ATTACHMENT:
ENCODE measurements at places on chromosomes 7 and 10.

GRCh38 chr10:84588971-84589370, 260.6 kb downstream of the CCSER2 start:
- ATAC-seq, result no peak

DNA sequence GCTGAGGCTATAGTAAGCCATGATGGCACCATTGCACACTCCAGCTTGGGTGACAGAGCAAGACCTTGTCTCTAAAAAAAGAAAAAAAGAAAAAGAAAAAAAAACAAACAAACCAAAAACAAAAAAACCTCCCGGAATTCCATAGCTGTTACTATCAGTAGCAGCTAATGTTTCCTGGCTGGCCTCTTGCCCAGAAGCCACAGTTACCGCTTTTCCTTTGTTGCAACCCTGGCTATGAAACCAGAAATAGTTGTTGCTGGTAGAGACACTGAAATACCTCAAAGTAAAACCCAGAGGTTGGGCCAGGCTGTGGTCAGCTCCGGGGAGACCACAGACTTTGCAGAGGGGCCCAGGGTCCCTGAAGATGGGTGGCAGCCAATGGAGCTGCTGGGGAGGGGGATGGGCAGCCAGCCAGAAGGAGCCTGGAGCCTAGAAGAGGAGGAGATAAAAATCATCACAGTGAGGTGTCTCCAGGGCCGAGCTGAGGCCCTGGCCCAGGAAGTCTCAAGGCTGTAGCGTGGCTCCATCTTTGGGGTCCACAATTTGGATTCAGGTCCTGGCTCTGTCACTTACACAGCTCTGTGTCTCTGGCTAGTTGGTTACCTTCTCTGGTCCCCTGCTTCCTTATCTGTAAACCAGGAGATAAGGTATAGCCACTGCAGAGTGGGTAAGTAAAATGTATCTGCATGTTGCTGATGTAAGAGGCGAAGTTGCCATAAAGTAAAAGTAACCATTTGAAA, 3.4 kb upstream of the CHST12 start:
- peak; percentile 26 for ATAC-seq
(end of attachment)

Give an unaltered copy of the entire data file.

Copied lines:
ENCODE measurements at places on chromosomes 7 and 10.

GRCh38 chr10:84588971-84589370, 260.6 kb downstream of the CCSER2 start:
- ATAC-seq, result no peak

DNA sequence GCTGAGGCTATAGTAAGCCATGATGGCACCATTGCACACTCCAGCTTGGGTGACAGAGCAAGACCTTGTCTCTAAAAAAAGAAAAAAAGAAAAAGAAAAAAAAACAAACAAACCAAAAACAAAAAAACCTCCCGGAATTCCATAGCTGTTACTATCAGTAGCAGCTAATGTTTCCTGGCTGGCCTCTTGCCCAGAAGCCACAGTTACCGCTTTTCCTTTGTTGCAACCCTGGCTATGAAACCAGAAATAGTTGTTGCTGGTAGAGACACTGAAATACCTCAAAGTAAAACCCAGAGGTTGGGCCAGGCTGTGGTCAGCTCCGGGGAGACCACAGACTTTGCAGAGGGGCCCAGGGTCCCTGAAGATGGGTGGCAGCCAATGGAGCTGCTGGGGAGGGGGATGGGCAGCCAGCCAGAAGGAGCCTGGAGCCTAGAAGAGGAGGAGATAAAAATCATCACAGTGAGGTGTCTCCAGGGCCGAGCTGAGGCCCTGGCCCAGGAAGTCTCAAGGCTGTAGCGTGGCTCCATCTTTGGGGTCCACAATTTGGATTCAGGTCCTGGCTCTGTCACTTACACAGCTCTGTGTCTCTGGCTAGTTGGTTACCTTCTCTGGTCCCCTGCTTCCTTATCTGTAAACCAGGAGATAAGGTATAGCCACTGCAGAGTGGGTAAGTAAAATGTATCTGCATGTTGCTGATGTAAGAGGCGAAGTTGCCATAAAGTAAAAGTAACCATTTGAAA, 3.4 kb upstream of the CHST12 start:
- peak; percentile 26 for ATAC-seq